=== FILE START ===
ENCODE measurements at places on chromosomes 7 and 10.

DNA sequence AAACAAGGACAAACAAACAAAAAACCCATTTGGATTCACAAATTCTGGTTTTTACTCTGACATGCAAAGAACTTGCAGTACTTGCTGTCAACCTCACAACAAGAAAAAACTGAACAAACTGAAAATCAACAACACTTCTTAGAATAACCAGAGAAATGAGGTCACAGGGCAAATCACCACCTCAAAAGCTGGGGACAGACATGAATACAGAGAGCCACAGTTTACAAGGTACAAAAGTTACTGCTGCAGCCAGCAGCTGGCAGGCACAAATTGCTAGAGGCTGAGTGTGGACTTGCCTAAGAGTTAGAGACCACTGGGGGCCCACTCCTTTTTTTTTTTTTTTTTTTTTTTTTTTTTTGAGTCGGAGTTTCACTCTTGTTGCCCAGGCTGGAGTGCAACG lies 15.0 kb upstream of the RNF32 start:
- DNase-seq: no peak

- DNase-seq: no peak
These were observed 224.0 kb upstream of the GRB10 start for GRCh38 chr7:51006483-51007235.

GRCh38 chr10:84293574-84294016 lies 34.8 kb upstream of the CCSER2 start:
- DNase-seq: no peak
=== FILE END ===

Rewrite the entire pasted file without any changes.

ENCODE measurements at places on chromosomes 7 and 10.

DNA sequence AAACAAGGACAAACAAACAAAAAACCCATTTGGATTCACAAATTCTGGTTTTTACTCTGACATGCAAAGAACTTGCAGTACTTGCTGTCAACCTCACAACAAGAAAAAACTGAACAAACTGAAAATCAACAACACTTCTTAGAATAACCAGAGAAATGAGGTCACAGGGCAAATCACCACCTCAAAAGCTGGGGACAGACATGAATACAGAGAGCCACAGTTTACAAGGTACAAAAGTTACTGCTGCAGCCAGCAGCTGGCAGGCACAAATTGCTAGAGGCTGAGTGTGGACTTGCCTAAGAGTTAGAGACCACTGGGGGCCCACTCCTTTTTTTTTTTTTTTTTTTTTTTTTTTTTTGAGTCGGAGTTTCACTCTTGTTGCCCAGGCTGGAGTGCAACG lies 15.0 kb upstream of the RNF32 start:
- DNase-seq: no peak

- DNase-seq: no peak
These were observed 224.0 kb upstream of the GRB10 start for GRCh38 chr7:51006483-51007235.

GRCh38 chr10:84293574-84294016 lies 34.8 kb upstream of the CCSER2 start:
- DNase-seq: no peak